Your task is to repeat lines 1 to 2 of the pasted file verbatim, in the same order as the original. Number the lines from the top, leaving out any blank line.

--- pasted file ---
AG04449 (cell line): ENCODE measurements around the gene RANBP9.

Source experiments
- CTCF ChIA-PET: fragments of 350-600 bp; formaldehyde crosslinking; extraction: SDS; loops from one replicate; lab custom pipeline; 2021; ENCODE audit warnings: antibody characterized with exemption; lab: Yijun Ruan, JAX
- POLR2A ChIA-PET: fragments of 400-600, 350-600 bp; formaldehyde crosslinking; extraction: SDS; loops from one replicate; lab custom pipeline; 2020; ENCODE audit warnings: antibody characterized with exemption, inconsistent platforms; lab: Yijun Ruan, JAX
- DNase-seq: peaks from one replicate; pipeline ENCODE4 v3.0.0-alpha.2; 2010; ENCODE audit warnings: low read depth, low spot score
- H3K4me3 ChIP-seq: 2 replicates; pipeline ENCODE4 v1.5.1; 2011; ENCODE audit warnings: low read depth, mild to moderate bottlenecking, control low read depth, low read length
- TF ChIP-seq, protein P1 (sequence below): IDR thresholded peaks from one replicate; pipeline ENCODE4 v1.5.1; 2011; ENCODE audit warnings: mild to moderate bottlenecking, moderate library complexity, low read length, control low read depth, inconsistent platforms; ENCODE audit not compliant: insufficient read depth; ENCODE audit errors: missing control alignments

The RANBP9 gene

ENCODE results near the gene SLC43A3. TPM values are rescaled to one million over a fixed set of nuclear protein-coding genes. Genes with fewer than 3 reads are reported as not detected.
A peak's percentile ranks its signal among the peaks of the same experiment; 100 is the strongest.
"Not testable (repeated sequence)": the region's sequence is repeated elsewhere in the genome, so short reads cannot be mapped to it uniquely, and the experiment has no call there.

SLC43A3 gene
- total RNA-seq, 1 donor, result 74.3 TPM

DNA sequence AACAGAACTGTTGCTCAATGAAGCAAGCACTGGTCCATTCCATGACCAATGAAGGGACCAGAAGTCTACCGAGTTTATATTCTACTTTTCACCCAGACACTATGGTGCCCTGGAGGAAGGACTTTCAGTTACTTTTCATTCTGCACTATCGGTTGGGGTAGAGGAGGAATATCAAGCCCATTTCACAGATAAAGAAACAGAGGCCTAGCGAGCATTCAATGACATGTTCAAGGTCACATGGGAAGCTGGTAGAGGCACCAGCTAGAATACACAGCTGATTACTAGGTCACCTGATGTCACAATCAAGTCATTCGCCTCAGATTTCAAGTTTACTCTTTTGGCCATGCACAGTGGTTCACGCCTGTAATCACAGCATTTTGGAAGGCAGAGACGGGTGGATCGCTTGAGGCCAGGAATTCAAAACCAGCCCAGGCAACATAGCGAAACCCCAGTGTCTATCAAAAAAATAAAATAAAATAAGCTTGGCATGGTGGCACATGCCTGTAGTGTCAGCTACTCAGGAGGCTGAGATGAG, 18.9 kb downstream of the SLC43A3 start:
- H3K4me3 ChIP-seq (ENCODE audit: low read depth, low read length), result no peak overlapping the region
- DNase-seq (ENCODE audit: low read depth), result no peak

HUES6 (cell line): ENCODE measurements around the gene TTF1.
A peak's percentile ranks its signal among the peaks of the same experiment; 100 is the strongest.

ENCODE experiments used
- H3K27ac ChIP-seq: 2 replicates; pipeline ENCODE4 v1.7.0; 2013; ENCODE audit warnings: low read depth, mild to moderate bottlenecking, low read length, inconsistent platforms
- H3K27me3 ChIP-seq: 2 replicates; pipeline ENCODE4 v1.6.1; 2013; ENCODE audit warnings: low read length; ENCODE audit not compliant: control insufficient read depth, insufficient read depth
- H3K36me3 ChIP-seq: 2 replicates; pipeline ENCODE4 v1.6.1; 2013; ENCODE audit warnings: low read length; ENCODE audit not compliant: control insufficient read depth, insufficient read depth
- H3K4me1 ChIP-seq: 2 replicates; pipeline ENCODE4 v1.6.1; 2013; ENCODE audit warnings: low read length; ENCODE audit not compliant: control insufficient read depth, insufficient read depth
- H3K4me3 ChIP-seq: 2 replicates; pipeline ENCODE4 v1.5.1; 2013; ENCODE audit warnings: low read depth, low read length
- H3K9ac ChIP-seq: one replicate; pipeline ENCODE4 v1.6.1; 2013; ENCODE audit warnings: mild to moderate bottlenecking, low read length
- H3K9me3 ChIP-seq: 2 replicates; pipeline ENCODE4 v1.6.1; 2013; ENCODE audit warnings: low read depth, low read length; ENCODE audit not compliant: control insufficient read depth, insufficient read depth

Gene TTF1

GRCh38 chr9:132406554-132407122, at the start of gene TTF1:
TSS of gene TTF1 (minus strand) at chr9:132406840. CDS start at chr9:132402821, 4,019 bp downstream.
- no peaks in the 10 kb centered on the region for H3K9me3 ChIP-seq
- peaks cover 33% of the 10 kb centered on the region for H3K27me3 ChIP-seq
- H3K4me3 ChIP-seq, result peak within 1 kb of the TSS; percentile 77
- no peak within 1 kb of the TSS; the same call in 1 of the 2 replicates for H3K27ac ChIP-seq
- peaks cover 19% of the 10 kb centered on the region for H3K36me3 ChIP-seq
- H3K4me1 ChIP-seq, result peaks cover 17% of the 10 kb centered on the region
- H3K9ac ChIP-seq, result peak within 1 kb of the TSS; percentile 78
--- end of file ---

AG04449 (cell line): ENCODE measurements around the gene RANBP9.

Source experiments